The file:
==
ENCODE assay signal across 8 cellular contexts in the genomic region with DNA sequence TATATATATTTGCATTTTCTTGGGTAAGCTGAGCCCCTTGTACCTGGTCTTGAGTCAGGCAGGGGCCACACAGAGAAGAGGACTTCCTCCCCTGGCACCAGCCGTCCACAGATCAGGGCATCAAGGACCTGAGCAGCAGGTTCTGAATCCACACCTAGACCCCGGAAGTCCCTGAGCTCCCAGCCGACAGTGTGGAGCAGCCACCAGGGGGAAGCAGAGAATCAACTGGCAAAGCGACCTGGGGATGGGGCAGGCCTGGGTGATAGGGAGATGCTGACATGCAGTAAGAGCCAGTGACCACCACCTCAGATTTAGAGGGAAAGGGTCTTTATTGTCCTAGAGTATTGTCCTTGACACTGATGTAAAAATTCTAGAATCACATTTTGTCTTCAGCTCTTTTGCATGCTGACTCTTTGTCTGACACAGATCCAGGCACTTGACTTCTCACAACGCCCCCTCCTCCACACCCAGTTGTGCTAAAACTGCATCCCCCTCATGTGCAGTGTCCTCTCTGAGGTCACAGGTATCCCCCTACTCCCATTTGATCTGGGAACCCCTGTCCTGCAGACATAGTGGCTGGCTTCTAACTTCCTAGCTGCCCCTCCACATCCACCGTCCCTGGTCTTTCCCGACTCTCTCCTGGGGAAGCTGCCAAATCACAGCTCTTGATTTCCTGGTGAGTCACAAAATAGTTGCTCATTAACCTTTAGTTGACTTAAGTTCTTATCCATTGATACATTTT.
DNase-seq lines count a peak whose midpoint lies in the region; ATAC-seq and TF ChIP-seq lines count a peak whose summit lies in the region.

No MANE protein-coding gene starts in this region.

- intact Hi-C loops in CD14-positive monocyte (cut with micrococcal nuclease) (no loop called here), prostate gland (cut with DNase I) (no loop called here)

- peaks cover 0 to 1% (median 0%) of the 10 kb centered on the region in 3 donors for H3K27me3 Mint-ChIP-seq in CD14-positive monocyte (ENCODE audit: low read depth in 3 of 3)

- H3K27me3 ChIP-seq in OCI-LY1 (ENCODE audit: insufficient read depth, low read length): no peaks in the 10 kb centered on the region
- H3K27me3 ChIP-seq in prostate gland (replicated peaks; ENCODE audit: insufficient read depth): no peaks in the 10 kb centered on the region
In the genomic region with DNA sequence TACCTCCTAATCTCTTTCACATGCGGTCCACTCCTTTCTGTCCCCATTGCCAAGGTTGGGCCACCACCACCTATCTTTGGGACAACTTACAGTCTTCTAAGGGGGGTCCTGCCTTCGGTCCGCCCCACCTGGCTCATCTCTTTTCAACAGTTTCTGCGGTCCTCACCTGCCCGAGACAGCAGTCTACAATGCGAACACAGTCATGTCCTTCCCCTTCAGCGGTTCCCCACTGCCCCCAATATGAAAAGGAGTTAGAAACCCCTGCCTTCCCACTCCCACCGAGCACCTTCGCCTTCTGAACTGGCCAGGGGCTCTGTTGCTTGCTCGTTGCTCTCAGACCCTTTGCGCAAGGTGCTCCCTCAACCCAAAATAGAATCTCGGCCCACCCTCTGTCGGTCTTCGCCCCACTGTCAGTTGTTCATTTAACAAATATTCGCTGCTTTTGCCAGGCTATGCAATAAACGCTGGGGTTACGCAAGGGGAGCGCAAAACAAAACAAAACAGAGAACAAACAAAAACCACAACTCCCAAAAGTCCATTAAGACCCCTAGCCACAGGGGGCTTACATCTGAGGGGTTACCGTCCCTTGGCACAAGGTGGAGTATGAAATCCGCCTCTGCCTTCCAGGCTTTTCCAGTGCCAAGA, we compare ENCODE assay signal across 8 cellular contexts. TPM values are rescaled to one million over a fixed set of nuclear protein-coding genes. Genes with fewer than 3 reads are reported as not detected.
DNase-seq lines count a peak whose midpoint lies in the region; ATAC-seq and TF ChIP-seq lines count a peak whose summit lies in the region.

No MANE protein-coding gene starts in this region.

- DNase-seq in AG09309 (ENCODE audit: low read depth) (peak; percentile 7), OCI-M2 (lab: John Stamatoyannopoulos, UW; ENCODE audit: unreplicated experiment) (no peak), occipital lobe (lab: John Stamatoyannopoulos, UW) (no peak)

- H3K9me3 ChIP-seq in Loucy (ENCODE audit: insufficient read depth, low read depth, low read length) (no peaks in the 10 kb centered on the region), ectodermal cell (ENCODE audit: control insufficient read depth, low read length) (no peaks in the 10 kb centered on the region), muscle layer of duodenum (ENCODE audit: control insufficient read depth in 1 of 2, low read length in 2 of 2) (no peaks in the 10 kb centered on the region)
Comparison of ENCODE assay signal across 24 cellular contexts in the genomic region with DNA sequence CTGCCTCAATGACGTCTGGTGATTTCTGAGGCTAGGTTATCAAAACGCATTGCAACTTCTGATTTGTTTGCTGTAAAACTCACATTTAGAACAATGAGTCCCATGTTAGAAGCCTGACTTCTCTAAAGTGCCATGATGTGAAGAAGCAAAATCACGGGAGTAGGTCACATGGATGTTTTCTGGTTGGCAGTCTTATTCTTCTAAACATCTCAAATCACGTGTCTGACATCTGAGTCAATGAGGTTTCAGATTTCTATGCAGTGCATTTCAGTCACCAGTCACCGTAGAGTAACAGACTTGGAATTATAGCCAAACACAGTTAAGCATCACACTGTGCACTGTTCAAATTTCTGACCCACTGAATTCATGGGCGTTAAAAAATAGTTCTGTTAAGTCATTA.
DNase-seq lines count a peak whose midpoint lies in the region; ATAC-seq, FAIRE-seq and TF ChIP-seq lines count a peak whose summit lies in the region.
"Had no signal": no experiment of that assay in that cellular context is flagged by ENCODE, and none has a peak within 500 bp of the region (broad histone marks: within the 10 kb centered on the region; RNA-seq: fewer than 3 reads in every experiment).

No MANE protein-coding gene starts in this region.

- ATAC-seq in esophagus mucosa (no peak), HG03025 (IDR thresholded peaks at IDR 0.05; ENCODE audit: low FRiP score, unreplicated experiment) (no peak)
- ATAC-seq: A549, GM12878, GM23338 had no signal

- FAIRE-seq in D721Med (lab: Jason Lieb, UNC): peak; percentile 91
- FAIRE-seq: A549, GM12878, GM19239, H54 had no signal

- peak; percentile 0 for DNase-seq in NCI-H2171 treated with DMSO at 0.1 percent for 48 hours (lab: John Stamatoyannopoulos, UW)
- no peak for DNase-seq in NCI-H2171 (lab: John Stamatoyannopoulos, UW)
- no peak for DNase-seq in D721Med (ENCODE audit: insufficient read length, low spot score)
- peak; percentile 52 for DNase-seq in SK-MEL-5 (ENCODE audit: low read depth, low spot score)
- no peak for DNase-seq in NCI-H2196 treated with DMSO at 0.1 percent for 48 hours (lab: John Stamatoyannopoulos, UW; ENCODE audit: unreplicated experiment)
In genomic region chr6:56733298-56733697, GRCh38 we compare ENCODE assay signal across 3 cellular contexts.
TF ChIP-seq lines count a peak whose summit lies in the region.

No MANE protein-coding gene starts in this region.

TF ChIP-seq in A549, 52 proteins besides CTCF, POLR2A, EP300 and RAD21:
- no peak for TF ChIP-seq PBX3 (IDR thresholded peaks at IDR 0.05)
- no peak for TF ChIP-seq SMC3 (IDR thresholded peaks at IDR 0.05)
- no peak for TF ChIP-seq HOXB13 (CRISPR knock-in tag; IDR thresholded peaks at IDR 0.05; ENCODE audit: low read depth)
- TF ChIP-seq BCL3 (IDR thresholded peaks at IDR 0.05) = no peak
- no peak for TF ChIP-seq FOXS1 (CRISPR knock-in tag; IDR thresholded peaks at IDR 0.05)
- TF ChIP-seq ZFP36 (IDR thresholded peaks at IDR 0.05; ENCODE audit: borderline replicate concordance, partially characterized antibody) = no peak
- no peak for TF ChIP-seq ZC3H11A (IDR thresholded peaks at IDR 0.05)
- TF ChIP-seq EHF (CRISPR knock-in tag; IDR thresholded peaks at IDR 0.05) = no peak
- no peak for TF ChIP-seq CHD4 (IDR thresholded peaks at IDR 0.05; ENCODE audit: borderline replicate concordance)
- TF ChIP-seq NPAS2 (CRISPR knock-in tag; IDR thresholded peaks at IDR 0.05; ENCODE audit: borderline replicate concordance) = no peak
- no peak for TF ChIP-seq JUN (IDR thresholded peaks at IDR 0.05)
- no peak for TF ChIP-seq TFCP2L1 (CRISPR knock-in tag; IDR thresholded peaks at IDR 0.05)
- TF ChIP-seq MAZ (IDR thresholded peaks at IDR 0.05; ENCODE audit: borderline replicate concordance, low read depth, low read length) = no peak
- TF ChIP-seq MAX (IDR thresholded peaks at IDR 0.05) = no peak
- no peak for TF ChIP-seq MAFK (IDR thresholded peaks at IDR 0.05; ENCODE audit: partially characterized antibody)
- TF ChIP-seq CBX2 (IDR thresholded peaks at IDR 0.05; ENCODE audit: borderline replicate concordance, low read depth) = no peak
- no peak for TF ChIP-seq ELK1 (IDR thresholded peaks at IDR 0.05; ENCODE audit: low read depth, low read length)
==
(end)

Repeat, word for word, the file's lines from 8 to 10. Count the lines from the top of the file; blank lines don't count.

In the genomic region with DNA sequence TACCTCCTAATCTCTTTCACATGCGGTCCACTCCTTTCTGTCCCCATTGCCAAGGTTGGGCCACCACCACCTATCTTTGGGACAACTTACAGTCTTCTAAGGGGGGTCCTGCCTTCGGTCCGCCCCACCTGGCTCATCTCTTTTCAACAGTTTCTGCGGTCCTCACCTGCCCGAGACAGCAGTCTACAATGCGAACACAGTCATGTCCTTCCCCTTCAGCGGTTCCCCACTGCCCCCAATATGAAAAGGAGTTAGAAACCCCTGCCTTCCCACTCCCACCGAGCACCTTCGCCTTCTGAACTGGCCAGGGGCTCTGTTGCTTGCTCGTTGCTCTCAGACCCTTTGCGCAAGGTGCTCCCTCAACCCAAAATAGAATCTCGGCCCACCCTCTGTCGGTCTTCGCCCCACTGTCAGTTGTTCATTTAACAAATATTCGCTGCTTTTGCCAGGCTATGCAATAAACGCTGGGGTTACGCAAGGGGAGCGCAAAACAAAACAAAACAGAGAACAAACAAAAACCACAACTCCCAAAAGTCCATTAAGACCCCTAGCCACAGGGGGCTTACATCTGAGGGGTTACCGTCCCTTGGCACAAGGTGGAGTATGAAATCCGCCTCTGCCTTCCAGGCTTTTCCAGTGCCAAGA, we compare ENCODE assay signal across 8 cellular contexts. TPM values are rescaled to one million over a fixed set of nuclear protein-coding genes. Genes with fewer than 3 reads are reported as not detected.
DNase-seq lines count a peak whose midpoint lies in the region; ATAC-seq and TF ChIP-seq lines count a peak whose summit lies in the region.

No MANE protein-coding gene starts in this region.